Allowing customers to call in orders and pay by credit card, then swing by to pick up their purchases — bagged, outside the store, with no person-to-person contact — would go a long way toward recouping some of the sales they are losing. And it would be safe, they contend.
“We’ve had six calls in the last hour asking if they can pick up,” said Claudia Towles, a retailer. “Currently it is illegal to do curbside pickup as a non-essential retailer.”
Towles and her husband own aMuse Toys in the Fells Point neighborhood in Baltimore.
In an interview, she said the store is operating at less than 20% of its usual volume. The sales they are getting are through their web site, though she said it’s a strain on her staff to do deliveries. Some days it means driving between 30 and 50 miles for a handful of purchases.
“A lot of us don’t have the infrastructure for deliveries — at least not in the way to make it cost-effective,” she said of the state’s small retailers. “We’re trying to stay relevant in front of our audience.”
“Small retailers were given the ability initially to have curbside, and that was taken away,” said Cailey Locklair, president of the Maryland Retailers Association, which has urged the governor to amend his executive order on retail sales.
“These little businesses that are being crushed right now because they have zero sales and zero income can safely provide to the community the times that they sell. There is definitely a way to do that, because other states are doing that. Many other states are doing that.”
As the debate over essential vs. non-essential retail plays out around the country, many business owners are questioning why consumers can purchase alcohol to-go but not other retail products.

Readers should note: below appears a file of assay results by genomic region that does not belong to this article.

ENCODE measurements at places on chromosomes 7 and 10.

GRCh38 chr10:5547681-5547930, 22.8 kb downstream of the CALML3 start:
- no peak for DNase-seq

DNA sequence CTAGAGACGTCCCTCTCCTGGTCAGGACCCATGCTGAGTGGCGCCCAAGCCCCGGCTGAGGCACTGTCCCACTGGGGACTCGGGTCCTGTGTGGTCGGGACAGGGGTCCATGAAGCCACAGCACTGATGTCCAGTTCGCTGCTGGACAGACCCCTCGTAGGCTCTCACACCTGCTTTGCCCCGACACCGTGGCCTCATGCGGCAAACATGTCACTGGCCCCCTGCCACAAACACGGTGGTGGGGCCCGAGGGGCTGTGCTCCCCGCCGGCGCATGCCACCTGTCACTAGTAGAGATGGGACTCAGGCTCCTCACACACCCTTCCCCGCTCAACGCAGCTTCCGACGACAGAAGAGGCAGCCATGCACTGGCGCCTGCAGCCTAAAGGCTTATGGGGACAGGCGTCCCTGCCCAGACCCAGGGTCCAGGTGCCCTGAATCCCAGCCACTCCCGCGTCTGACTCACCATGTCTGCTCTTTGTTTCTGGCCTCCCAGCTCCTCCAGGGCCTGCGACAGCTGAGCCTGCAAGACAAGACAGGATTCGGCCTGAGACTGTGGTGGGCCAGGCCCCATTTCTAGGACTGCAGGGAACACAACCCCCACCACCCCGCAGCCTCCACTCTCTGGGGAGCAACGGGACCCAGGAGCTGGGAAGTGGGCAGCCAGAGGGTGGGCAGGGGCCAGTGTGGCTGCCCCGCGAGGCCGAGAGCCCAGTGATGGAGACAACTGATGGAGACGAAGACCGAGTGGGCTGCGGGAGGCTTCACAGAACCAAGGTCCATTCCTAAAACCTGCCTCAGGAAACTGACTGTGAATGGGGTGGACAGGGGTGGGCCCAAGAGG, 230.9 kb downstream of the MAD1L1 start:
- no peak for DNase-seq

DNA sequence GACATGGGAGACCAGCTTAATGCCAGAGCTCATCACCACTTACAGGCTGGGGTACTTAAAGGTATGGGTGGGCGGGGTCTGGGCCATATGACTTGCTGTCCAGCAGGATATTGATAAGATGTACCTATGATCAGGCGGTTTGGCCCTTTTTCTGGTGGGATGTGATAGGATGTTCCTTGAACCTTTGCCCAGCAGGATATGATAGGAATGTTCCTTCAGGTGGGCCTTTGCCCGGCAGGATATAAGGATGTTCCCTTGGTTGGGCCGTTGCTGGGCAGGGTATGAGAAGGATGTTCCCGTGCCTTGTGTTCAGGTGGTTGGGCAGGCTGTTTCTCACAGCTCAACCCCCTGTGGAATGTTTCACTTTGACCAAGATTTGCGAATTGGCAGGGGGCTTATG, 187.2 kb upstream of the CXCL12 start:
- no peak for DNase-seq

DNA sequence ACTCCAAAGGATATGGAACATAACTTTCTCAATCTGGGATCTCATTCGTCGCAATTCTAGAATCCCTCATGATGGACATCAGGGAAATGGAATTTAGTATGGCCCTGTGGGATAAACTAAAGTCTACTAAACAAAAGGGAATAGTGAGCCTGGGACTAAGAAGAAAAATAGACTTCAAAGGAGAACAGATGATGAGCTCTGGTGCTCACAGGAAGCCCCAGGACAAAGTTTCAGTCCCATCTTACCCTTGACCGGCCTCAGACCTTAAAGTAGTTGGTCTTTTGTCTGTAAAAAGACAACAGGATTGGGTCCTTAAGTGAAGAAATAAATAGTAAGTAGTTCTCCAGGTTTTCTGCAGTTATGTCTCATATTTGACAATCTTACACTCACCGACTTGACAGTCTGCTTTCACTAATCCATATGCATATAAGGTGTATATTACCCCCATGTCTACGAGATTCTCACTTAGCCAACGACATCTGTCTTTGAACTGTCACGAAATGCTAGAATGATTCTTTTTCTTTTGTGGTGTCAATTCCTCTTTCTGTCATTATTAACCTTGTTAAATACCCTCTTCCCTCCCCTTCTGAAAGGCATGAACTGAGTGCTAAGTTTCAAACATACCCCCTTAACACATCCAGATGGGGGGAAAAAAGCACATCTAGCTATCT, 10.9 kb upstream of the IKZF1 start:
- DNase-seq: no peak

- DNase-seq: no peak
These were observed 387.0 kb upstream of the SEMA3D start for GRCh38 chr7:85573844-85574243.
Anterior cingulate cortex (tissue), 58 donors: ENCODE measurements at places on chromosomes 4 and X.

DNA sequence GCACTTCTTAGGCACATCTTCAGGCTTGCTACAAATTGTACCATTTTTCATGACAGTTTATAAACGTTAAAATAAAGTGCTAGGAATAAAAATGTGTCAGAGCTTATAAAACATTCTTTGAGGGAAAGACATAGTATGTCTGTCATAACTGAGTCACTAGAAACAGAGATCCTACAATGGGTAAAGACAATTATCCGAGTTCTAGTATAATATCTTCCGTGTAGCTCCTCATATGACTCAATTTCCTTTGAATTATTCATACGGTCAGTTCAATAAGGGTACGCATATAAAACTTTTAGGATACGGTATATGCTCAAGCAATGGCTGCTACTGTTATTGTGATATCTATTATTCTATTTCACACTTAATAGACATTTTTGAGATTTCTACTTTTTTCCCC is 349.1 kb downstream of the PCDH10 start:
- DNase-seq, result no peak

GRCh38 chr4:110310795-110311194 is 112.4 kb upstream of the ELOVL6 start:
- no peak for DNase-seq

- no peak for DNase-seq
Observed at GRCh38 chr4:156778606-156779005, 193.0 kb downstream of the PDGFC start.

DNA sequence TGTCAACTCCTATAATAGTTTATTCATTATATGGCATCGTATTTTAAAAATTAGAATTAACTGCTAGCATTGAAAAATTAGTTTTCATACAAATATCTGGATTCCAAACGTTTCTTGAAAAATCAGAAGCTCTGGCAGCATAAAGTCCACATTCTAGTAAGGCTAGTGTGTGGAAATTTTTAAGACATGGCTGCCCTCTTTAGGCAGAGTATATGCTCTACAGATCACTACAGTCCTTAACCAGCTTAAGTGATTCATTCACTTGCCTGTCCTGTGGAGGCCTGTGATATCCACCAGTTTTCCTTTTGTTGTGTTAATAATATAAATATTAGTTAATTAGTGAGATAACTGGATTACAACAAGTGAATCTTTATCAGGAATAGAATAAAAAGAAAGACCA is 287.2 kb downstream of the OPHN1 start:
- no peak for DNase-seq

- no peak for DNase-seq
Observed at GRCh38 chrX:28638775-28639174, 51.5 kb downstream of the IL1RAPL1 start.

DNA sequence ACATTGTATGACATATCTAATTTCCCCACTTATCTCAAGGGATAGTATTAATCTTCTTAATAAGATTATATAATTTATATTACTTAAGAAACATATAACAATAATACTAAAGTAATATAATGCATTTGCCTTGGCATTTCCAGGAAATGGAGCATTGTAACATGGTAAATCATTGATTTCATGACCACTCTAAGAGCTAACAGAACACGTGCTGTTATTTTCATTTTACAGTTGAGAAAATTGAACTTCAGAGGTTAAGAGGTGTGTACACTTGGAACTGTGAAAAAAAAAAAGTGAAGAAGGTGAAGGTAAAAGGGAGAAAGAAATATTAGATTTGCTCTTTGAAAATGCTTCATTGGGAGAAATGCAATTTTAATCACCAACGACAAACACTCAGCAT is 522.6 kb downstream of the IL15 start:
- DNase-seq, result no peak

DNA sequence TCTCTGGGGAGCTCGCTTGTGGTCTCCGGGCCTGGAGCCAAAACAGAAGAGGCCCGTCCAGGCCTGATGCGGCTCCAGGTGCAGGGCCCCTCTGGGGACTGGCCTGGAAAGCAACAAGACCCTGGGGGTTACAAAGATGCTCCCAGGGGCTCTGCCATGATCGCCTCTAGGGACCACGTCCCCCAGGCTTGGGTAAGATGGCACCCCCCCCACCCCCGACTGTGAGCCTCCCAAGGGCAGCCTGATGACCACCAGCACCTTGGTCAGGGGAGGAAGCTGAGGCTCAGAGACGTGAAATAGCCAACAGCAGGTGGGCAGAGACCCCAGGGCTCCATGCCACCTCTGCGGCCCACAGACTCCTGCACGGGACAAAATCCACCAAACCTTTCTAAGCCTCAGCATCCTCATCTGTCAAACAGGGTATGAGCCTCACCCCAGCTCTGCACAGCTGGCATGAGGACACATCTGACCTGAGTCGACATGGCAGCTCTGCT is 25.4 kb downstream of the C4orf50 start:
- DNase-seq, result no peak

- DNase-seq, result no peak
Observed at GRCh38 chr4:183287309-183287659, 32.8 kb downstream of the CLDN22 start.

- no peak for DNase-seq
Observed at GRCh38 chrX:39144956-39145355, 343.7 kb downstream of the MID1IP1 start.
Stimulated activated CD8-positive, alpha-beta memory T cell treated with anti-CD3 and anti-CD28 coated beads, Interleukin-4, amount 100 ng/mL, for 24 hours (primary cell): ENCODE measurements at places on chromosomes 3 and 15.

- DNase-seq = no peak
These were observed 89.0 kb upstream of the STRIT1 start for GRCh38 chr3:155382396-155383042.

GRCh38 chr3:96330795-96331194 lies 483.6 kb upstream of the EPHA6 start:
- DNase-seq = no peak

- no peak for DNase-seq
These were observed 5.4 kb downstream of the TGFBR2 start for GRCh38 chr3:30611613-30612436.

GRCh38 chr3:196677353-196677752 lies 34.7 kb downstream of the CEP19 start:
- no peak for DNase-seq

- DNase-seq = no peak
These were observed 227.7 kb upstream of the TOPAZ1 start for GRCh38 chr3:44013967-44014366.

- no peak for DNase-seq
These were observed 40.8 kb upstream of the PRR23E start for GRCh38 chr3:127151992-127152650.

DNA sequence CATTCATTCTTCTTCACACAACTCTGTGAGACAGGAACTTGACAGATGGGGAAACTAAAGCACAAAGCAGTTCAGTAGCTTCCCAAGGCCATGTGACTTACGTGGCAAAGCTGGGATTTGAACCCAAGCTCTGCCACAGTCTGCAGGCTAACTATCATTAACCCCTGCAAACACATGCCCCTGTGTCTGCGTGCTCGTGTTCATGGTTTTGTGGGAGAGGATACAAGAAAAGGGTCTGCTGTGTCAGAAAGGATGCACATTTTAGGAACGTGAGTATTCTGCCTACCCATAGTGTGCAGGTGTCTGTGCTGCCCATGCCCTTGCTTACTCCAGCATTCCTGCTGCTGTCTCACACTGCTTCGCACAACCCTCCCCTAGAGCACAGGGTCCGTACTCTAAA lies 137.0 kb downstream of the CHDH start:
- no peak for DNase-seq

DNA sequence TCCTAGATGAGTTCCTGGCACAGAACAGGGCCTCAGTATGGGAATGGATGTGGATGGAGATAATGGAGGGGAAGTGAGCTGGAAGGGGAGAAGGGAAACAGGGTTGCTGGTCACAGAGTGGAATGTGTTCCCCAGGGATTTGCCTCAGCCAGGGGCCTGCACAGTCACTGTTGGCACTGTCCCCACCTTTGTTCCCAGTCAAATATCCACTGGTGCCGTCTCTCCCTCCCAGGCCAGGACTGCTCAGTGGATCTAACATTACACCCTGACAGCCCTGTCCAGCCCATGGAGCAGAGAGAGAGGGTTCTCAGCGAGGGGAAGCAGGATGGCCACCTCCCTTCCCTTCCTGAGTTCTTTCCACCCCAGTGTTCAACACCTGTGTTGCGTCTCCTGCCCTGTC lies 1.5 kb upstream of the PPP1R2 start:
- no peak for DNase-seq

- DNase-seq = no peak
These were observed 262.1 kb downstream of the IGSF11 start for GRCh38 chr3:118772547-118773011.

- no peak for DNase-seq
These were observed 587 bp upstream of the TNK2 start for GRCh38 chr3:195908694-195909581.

“If the liquor stores are able to do this, there’s frankly no reason for why our Main Street shops can’t do the same thing,” Mike O’Halloran, head of government affairs for the National Federation of Independent Business in Maryland. “That’s a very important issue.”
Ashley Duckman, head of government affairs for the Maryland Chamber of Commerce, said greater use of curbside pickup can be an important way-station for stores that have seen a dramatic drop-off in sales.
“We do not prescribe when and exactly how the economy should re-open, but at some point it will,” she said. “And it will require a phasing-in. And this is a good example of how we can assist in bridging the gap between completely closed to open.”
“You can’t expect a small retailer that has no cash flow, has nothing going, to suddenly produce churn. You need to give them the opportunity to slowly build up and to have some continuity of operations.”
Gov. Lawrence J. Hogan Jr. (R), a real estate executive before entering politics, said this week he is sympathetic to the plight of retailers during the COVID-19 crisis, and he has pledged to put forward a plan later this week to reopen the state’s economy when hospitalization rates show a consistent decline.
Towles, the Fells Point toy store owner, stressed that she fully understands the need to prioritize public health. She said she closed her store a week before Hogan’s executive order to protect her staff.
Her efforts now are primarily to remain afloat and to remind her customers that they’re still around.
“Our biggest fear is that if we fail to continue to be relevant or top of mind, that when this is all over, we become irrelevant. So we’re working 10 times harder to make 10 times less, in order to be able to still be [here] on the other side of this.”
By Bruce DePuyt